This hitherto unpublished daguerreo-type was found in the same cache of photographs that included the slave portraits we published in our June, 1977, issue. All the pictures were apparently collected by Harvard scientist Louis Agassiz in the mid-nineteenth century to bolster his theory of “special creations” (which held that each race was a distinct species), and later came to be stored in the attic of Harvard’s Peabody Museum.
This portrait was made by Frederick and William Langenheim, Philadelphia’s most prestigious cameramen of the 1840’s, but the brooding sitter was unidentified. Nonetheless, he struck us as resembling an African Bushman. Anthropologists consulted by the Peabody agreed. But what would a Bushman have been doing in Philadelphia in the 1840’s?
Contributing unwittingly to the march of science—or pseudo science—seems to be the answer. In February, 1848, Dr. Samuel Morton, Agassiz’ collaborator, exhibited before the Academy of Natural Sciences in Philadelphia a live, eighteen-year-old “Bushman … boy,” brought to the city “under the kind and paternal auspices of Capt. Chase, United States Consul at the Cape of Good Hope.”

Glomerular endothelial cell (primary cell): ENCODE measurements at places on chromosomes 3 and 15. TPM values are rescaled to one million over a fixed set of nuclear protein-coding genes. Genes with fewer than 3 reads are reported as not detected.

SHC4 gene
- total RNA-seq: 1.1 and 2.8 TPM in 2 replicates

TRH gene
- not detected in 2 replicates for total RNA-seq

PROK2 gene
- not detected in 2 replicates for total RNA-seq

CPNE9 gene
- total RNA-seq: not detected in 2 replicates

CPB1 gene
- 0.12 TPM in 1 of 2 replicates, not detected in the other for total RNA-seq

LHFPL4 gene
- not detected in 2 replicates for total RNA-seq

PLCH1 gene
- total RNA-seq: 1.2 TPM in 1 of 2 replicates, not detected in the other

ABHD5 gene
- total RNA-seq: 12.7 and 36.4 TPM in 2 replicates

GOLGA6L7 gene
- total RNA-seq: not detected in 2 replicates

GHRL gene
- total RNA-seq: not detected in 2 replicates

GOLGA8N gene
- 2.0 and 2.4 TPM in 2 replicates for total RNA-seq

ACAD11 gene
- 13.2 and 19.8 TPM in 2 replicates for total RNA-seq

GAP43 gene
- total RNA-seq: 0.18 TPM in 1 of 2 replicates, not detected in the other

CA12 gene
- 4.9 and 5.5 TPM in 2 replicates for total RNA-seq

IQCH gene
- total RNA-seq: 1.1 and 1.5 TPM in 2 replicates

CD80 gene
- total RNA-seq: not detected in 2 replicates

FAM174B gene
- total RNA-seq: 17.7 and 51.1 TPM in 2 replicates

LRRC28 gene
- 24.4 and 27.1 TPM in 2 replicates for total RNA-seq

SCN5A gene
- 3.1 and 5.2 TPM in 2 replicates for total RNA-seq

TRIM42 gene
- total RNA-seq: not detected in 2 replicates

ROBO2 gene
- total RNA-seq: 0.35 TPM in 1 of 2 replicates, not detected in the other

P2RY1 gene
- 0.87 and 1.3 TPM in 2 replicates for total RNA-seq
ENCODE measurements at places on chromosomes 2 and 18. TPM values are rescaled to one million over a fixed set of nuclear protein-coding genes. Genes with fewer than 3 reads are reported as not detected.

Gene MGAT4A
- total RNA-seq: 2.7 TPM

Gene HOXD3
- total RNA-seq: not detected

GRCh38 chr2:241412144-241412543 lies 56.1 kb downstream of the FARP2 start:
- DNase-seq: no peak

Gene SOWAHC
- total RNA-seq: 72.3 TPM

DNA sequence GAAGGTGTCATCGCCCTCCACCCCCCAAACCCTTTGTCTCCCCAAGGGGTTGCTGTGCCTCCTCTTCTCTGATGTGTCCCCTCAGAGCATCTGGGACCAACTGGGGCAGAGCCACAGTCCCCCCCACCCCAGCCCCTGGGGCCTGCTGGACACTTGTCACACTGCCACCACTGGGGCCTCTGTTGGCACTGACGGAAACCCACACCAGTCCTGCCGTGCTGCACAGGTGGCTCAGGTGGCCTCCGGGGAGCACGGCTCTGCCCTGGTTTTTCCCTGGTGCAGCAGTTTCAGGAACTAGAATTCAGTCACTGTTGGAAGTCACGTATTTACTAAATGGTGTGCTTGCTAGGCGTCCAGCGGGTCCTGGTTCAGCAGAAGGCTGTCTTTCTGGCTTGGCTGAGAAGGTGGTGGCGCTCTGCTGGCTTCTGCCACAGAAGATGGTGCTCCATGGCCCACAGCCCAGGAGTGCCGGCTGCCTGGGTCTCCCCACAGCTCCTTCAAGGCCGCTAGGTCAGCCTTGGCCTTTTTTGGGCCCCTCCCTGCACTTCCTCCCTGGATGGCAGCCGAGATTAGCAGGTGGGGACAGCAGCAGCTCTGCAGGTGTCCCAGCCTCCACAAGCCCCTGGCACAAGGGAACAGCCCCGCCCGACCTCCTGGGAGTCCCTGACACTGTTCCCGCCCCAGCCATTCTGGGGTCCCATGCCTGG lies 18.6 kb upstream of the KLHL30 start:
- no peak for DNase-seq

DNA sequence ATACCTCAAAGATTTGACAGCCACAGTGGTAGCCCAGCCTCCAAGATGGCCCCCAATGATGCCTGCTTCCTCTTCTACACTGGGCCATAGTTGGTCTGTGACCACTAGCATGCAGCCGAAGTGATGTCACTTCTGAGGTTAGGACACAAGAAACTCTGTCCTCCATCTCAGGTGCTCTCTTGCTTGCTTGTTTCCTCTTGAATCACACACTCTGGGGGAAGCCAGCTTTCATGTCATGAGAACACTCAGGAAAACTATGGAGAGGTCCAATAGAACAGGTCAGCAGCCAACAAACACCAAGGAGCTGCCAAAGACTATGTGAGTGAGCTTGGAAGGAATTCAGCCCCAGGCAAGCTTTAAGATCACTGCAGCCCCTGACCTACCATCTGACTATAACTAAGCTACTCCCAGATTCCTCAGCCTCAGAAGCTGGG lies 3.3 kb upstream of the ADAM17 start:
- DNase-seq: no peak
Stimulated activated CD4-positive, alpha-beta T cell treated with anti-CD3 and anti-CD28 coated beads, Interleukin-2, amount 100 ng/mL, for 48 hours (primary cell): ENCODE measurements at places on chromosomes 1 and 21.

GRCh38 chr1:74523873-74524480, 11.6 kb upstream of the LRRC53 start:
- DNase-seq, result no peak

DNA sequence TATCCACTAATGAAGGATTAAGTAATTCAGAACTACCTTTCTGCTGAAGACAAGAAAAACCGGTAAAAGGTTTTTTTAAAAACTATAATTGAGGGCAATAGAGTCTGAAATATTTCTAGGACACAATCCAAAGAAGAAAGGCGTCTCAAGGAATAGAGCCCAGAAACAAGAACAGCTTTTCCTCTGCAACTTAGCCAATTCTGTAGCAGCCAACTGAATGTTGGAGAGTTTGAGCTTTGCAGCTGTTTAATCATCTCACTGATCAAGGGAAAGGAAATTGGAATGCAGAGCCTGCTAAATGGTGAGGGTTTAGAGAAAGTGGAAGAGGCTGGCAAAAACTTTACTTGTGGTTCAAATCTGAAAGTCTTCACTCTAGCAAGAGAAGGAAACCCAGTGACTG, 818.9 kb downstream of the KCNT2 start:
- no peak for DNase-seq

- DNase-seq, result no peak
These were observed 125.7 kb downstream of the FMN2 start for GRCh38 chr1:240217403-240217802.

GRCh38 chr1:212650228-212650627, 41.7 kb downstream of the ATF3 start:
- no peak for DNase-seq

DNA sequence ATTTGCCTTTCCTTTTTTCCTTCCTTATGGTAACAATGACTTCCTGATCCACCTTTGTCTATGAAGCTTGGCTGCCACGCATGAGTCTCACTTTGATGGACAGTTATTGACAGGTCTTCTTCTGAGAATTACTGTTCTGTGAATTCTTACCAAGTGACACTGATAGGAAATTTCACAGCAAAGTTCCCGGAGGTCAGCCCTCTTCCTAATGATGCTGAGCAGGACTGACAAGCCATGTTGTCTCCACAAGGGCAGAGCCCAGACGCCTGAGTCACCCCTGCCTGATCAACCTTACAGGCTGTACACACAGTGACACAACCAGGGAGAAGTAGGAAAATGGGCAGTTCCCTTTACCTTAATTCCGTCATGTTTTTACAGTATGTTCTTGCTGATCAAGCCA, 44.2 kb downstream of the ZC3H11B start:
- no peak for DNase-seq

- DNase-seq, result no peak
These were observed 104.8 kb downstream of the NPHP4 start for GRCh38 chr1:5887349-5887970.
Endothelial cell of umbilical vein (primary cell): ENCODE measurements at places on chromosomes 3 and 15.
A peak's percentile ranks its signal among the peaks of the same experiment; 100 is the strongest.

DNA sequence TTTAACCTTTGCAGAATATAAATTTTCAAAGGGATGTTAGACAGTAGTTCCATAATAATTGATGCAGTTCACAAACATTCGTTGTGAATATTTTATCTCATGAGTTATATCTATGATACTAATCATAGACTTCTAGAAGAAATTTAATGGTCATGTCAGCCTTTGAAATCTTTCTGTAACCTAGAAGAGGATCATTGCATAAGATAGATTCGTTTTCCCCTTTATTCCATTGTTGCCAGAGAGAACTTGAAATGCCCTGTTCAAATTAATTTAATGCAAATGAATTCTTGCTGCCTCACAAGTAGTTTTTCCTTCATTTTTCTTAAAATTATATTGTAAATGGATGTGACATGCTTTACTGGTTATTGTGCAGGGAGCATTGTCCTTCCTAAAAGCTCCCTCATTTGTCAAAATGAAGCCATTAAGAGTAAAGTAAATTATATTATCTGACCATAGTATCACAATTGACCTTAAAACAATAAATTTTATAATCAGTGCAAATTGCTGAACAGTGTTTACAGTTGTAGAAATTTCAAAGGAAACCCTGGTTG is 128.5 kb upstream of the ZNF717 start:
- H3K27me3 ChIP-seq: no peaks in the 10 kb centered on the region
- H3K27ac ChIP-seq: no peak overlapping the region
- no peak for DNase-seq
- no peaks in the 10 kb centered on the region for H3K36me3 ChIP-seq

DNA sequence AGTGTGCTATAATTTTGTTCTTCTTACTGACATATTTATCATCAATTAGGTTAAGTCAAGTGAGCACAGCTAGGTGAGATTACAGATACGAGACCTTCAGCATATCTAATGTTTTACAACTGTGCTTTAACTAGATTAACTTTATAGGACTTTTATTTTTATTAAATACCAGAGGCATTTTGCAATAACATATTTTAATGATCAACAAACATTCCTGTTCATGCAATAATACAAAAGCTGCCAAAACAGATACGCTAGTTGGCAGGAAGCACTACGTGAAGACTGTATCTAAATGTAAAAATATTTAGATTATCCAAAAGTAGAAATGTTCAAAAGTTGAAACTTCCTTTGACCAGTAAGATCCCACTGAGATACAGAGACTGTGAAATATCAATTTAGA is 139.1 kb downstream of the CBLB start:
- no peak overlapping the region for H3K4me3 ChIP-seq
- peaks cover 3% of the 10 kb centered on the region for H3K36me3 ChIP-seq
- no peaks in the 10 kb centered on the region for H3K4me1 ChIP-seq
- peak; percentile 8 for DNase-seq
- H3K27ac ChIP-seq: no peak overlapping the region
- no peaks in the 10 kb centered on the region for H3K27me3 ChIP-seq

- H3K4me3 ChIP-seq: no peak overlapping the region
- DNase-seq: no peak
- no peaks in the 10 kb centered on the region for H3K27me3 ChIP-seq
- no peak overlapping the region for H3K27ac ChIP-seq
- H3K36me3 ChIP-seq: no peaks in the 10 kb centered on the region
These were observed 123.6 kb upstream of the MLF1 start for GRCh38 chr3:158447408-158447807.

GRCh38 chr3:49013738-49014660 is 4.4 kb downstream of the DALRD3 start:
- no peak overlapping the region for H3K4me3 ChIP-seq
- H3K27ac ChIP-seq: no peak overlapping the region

In his address, Morton described the boy’s curious complexion (the color of a “dried leaf”), his small nose (“so flat as to scarcely be seen in profile”), and his extraordinary tufted hair (“each hair [having] the appearance of an ordinary steel watch spring”).
Since Morton and Agassiz often exchanged their latest findings, it seems safe to assume that the boy shown here, thousands of miles from his homeland, was Dr. Morton’s celebrated exhibit.